TV weathercasters get a lot of grief every time they predict that the sun will come out tomorrow and rain clouds roll in instead. Is that why so few of them talk about climate change, or why so many of them flat-out deny it?
"They get reminded each and every day anytime their models don't prove to be correct," Ed Maibach, director of the Center for Climate Change Communication at George Mason University, told NPR. Meteorologists can't always accurately predict what the weather will be like 24 or 72 hours in the future, and that apparently leads many of them to doubt how climate scientists can create models of what will happen decades from now.
To help them get over that hurdle, the Center and the organization Climate Central have started a program to teach meteorologists more about climate change and give them well-research material catered to their local markets. The project got its start in 2010 but got a boost in early 2011, when the American Meteorological Society (AMS) established what it dubbed the Committee to Improve Climate Change Communication, "to help facilitate communication among members of the weather and climate community so as to foster greater understanding about the spectrum of views on climate change."
The committee asked the Center for Climate Change Communication to survey AMS members about their perspectives about climate change. Only about a quarter of the association's members responded, but of those that did 89 percent indicated that global warming is happening and that it would be harmful over the next 100 years.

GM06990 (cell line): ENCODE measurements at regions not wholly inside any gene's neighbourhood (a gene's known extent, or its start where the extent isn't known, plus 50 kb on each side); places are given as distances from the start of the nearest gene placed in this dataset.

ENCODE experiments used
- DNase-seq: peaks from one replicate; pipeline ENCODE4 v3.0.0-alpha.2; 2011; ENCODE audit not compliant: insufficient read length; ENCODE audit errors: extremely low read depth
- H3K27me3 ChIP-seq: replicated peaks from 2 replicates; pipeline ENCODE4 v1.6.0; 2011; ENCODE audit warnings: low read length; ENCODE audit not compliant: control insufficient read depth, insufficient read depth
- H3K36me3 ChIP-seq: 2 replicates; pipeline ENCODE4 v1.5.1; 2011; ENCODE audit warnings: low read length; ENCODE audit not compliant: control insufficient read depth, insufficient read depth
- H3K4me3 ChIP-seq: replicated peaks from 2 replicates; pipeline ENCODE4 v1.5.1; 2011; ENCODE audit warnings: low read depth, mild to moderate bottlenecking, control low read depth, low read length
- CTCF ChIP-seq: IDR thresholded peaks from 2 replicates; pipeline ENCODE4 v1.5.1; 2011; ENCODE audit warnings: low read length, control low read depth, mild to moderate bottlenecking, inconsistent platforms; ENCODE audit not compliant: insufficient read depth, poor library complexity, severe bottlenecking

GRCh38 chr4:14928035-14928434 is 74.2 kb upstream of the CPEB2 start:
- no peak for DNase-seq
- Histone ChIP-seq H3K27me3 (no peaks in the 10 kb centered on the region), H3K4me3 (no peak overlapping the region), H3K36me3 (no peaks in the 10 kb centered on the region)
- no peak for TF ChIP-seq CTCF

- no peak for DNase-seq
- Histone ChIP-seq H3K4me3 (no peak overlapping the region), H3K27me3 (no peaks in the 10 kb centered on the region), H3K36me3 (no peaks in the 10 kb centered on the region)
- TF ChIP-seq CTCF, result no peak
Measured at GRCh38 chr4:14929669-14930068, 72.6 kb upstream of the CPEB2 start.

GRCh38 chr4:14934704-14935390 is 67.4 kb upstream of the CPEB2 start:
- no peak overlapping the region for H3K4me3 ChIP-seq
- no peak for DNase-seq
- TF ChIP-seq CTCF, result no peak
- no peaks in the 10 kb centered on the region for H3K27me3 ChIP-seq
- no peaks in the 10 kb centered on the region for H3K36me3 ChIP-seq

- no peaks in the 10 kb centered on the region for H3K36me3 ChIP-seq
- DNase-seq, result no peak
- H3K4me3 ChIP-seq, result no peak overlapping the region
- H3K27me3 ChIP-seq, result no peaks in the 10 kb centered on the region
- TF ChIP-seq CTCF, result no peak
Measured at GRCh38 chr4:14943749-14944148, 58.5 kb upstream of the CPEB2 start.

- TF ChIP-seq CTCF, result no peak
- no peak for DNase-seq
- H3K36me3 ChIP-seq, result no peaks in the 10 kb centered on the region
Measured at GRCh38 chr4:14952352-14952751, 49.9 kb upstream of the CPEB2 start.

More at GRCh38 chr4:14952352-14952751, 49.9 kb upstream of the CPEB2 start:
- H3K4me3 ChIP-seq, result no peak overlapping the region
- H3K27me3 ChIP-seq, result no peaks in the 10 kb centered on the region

Perhaps more importantly, the survey showed that there was a great deal of internal conflict within the AMS about issues related to global warming and that they would be supportive of AMS taking a more active role in educating the public and policy makers about global warming. (The preliminary findings of this survey, published in February 2012, are available here.)
One of the earliest meteorologists to take advantage of materials provided by the Center for Climate Change Communication and Climate Central was Jim Gandy of WLTX in South Carolina. The organizations provided detailed information about how climate change would affect that region, something Gandy would not have had time to dig up on his own. His station gave him a regular 90-second slot to discuss climate change. The series reportedly went over well, Gandy told NPR, even though South Carolina is what he called a "dark red" state.
Of course, not all weathermen want to talk about climate in such terms. Last December Rolling Stone reported on several TV weathercasters who were ignoring climate change or actively hostile to the idea. A separate survey found that more than 25 percent of TV forecasters think that climate change is a "scam" and a "manufactured crisis" designed to destroy the American way of life. That's a bad forecast for change.
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